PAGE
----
business

ACCJ urges immigration law revision to allow hiring of foreign domestic workers

13 Comments

The American Chamber of Commerce in Japan (ACCJ) is calling on the Liberal Democratic Party (LDP) and the government of Japan led by Prime Minister Shinzo Abe to implement a foreign domestic worker (FDW) program to facilitate the participation of Japanese women in the workforce.

The ACCJ recommends that Japanese law and regulations be amended to (1) allow Japanese citizens and permanent residents to sponsor foreign domestic help, on the basis that the sponsor can show that the household in question earns a combined household income of over seven million yen; (2) permit domestic workers to work for multiple families, including those of Japanese and permanent residents; (3) grant permanent residents and single Japanese citizens eligibility to sponsor foreign domestic help for elderly care, if they earn an annual income of over seven million yen.

The chair of the ACCJ's Labor Diversification Task Force, Bryan A Norton, said, “Japan is facing an inevitable demographic crisis due to a rapidly aging society and a shrinking birthrate. By 2060, the total population is expected to fall to about 87 million people, and 40% of those people will be elderly. The workforce will also fall from 64% of the total population today to 51%. By raising Japan’s relatively low female employment rate of 60% to match its male employment rate of 80%, Japan could increase its workforce by 8.2 million people and raise its GDP by 15%. We ask the Japanese government to create an FDW program to help Japanese women re-enter the workforce and contribute to Japan’s economic productivity.”

“Also in terms of attracting the best talent from abroad, Japan needs to be aware that many highly skilled workers will be bringing their families with them. Efforts to attract highly skilled foreigners to Japan must include support for foreign women to allow them to raise their families as free of stress as possible,” Norton added.

Kumi Sato, vice-chair of the Labor Diversification Task Force, also noted, “The Japanese government has the opportunity to increase participation of working women through relaxing its current immigration policy towards foreign domestic workers. In order to increase female employment, the issues of insufficient staffing and facilities for child care and elderly care must be addressed. Immigration policies need to be revised to allow greater flexibility in the hiring of foreigners as domestic workers, in order to provide women with another option for child care resources. As proven by other countries that utilize foreign domestic worker programs — such as Singapore and Hong Kong — expanding the availability of domestic helpers could greatly relieve many of the domestic burdens that make it difficult for women to work.”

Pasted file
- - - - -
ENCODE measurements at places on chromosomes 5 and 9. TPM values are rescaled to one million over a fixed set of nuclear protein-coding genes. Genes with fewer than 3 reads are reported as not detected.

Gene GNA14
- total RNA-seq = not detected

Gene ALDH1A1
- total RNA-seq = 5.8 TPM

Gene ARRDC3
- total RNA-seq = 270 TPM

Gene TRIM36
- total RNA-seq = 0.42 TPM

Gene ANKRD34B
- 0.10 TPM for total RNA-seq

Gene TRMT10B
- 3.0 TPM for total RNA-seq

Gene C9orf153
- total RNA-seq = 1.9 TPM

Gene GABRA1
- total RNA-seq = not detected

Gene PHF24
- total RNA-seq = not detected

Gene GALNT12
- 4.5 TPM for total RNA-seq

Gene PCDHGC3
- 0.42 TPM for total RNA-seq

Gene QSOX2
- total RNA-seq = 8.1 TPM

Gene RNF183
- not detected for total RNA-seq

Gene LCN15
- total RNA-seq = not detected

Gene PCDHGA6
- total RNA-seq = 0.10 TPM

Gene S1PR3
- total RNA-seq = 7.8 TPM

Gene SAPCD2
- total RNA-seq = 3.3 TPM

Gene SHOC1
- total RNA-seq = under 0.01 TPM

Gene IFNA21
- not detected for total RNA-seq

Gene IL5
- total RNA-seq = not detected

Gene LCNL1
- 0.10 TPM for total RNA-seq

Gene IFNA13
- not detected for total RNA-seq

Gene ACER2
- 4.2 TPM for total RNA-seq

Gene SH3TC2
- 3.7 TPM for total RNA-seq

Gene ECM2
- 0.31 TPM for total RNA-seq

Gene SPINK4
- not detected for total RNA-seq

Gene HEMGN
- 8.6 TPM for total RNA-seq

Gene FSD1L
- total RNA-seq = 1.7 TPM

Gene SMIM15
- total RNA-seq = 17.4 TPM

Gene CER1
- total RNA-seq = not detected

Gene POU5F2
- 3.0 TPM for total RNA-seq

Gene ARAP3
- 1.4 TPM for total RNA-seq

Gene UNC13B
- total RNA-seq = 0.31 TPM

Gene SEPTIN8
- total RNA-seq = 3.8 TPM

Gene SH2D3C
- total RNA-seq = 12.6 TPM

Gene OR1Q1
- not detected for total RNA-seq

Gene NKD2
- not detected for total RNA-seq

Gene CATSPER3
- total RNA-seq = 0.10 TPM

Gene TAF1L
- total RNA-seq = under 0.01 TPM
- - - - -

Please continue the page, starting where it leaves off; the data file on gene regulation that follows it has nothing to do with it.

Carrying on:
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13 Comments
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what, all those expats finding trouble cleaning up their tiny apartments which they complain about being too small just open two windows and let the breeze do the work dahlings

1 ( +2 / -1 )

Wow! I meet the income criterion, but I never thought I was rich enough to have a servant! Looks like I was wrong...

-1 ( +0 / -1 )

The ACCJ is truly delusional. I just don't see the typical upper-middle class Japanese household going through the trouble of sponsoring a non-Japanese-speaking stranger to spend time in their home. I'm sure this would make a lot of expat residents happy, but getting domestic help for that tiny segment of the population isn't exactly going to do the trick demographically...

5 ( +5 / -0 )

I'm a little concerned that a lot of these "domestic workers" would end up working in soaplands and similar professions. The professions are already almost exclusively staffed by foreign workers, and I cannot help think that making it easier for low qualified, low paid female workers to enter Japan would increase the quantity of human trafficking in Japan.

-1 ( +0 / -1 )

$74,390 a year is meeting the criteria. Hell yhea, that IS enough for a servant.

I clear barely $24,000 a year and consider myself making more than most.

0 ( +0 / -0 )

Duskin brings in a crew that makes your place look like new in a day. I wouldn't mind a parttime maid, but there ARE alternatives.

0 ( +0 / -0 )

It's quite easy to get a Filipino maid in Taiwan/HK and look at their birthrate(worst that Japan), at least their women participation in the workforce is higher than Japan. I don't think it would hurt to allow it but again only English-speaking Japanese and foreign residents would most likely hire these domestic helpers. My guess is that if it's allowed the Japanese government will require them to speak Japanese so in the end only a few dozens will get a visa(same as with Indonesian nurses). I don't know what is the big deal with Japanese, let them speak English and if people want a Japanese speaking domestic helper or nurse then they pay the additional price to get a local, free market at work.

-2 ( +0 / -2 )